My objective is to take on the very best students, and to do excellent work with them; there are few things that make academic life more rewarding. While my first priority is to my existing graduate students, and there are only a fixed number of hours in every day, I would like to believe that I always have room to take on additional exceptional students. However, there are many issues to consider, as discussed under two cases below. (Of course, if I have never met you, you are from a foreign country, and we have no common acquaintances, Q2 is a strange question to ask by email---e.g., how would I verify the integrity of any claims made by you or any of your references? As a prospective security student, you should appreciate the irony of such a request.)

Case 1: You are applying for a Master's degree (or are already in our program at Carleton).
Please note that whether you qualify for admission to the university, for either a Master's or a Ph.D. program, is not decided upon by individual professors. Rather, that is decided by other university administrators, after you have prepared and submitted a formal application package. Any formal offer of admission will come from the university, not from individual professors.

Case 2: You are interested in pursuing a Ph.D.

In addition to admission by the university (see above), a faculty member must agree to be your supervisor before you will be admitted to Carleton's Computer Science Ph.D. program. To help me make such a long-term commitment (e.g. 3 to 5 years), please provide all of the following information.
  1. (background) Indicate your grade average; where your degrees are from; who you have worked with; what your publication record is; and what your background is in information security (if none, why you think you will succeed nonetheless). I generally expect that before entering a Ph.D. program under my supervision, you will already have significant practical or academic background in security (in order to be sure that you really want to commit 3-5 years of your life to studying this area).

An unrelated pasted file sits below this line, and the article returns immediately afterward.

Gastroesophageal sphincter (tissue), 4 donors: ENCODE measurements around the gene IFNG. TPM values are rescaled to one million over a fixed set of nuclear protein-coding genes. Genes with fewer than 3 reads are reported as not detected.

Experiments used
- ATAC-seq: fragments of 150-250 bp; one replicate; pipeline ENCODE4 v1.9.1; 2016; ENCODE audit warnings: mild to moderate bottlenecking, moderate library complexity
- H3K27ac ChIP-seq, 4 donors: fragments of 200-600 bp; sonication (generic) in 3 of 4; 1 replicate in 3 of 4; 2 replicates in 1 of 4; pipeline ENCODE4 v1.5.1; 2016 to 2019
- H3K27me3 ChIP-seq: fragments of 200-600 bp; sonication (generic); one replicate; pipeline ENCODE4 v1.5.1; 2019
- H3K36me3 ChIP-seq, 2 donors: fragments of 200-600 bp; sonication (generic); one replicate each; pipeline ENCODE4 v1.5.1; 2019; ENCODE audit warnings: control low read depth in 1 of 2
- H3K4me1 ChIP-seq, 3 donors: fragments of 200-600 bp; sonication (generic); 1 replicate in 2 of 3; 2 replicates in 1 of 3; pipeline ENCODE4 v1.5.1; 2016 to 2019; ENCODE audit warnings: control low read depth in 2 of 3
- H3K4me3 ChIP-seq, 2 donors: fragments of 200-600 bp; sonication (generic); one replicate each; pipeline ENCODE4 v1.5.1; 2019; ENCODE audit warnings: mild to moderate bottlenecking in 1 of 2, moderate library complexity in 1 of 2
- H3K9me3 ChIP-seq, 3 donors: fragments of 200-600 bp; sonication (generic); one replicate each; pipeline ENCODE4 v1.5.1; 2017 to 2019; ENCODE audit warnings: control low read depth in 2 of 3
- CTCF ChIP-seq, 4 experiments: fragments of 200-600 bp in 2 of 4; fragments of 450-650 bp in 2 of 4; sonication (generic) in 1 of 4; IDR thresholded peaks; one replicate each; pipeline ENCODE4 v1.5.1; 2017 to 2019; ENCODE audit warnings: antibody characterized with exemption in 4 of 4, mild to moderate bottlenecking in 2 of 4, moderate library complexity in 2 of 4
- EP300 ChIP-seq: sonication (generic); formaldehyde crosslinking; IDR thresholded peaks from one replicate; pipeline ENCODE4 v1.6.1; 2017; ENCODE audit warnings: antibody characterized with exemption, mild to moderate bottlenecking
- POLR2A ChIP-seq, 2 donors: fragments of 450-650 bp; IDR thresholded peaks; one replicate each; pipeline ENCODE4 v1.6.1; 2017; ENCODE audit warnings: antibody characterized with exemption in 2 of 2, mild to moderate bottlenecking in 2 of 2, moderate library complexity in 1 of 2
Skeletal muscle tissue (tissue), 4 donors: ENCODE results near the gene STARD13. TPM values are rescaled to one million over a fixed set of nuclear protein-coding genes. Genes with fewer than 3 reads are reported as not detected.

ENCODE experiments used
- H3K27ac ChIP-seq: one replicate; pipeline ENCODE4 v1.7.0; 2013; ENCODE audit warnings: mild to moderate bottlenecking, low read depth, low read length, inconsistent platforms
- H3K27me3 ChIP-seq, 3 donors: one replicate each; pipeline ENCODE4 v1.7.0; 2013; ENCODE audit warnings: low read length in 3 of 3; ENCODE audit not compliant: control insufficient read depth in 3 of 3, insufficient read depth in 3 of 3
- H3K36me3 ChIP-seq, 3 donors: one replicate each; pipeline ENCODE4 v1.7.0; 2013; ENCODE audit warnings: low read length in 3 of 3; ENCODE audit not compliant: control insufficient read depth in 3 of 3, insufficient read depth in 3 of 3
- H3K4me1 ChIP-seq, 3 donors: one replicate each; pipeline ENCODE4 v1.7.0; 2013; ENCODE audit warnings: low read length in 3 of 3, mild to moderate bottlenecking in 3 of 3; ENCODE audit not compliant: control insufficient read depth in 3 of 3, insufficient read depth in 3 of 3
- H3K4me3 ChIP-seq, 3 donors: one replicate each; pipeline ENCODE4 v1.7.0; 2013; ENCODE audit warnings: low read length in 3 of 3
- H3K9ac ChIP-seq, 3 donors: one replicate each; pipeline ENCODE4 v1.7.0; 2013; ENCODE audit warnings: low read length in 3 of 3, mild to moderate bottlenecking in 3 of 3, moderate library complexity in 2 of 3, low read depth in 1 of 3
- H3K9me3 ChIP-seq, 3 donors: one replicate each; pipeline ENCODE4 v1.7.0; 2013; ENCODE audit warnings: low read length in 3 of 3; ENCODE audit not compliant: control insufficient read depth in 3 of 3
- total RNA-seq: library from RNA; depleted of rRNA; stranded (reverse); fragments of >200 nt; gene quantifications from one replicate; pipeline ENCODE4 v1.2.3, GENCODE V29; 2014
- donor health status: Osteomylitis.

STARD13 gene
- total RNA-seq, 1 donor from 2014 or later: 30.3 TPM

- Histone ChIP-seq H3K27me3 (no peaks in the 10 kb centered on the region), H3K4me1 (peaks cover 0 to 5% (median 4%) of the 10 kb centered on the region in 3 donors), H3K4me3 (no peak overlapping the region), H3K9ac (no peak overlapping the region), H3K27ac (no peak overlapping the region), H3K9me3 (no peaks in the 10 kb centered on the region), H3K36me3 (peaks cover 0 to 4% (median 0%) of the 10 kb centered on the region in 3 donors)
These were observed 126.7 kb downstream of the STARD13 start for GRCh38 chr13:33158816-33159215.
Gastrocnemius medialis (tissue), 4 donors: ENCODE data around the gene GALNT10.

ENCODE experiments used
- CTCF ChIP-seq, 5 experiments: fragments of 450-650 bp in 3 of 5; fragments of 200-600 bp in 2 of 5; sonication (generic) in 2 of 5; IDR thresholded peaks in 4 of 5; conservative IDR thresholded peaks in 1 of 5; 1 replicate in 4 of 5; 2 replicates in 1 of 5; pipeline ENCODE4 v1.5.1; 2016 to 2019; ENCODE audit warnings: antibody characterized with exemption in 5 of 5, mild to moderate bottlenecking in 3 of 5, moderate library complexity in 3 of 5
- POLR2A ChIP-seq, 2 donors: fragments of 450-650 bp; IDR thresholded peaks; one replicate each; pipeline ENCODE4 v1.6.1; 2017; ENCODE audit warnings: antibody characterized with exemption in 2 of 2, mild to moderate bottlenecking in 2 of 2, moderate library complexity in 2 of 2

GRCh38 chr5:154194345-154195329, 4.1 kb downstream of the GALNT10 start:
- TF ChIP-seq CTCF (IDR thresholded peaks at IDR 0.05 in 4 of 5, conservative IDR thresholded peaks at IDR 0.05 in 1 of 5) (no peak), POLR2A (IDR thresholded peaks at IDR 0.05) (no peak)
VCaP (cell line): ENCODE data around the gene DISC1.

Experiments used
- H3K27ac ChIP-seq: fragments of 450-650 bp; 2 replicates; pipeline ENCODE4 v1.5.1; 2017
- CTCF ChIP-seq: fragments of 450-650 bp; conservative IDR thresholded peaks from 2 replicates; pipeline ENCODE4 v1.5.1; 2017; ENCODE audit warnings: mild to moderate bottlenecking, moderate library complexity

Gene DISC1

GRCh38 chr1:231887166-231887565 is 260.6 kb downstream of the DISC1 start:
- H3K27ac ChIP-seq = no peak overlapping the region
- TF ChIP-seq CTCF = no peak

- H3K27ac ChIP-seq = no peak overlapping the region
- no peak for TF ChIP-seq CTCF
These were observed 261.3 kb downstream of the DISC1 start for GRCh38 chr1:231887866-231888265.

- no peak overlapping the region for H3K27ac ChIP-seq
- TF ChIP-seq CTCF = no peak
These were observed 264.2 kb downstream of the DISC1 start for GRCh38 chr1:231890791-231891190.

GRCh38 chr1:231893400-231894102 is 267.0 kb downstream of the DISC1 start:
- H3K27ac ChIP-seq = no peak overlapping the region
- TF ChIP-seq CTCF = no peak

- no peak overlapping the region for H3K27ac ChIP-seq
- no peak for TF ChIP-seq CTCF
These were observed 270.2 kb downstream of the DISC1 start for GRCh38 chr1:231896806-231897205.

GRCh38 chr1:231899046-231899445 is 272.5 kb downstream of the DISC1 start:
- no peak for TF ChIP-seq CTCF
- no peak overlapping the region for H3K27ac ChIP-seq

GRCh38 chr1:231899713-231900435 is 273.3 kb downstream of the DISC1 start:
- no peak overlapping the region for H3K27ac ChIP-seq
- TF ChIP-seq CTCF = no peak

2. (determination of common research interests) Select one of my recent papers which you find interesting and tell me why, along with any insightful comments, or suggestions for extending the research.
  3. (funding) Of the many possible funding arrangements, tell me your plans or expectations (e.g. top Canadian students distinguish themselves through securing NSERC or OGS scholarships; top foreign students often bring scholarships with them). In Canada, you often must apply for major scholarships 6-12 months in advance of a September start date. If you have not distinguished yourself as a scholarship holder, tell me why you believe you have the potential to succeed as a Ph.D. student.
It is impossible for me to have any confidence that there will be a good working relationship without having met you, heard you present (e.g. at a conference), or seen some of your work (e.g. in a course, a report or research paper). I typically take on a PhD student only after gaining a high degree of confidence that they will succeed, e.g. requiring that they distinguish themselves through course work (ideally taking a course with me as a Master's student), or someone I trust recommends them highly. Reference letters from people whose names I do not recognize and/or whom I do not know personally are of limited value.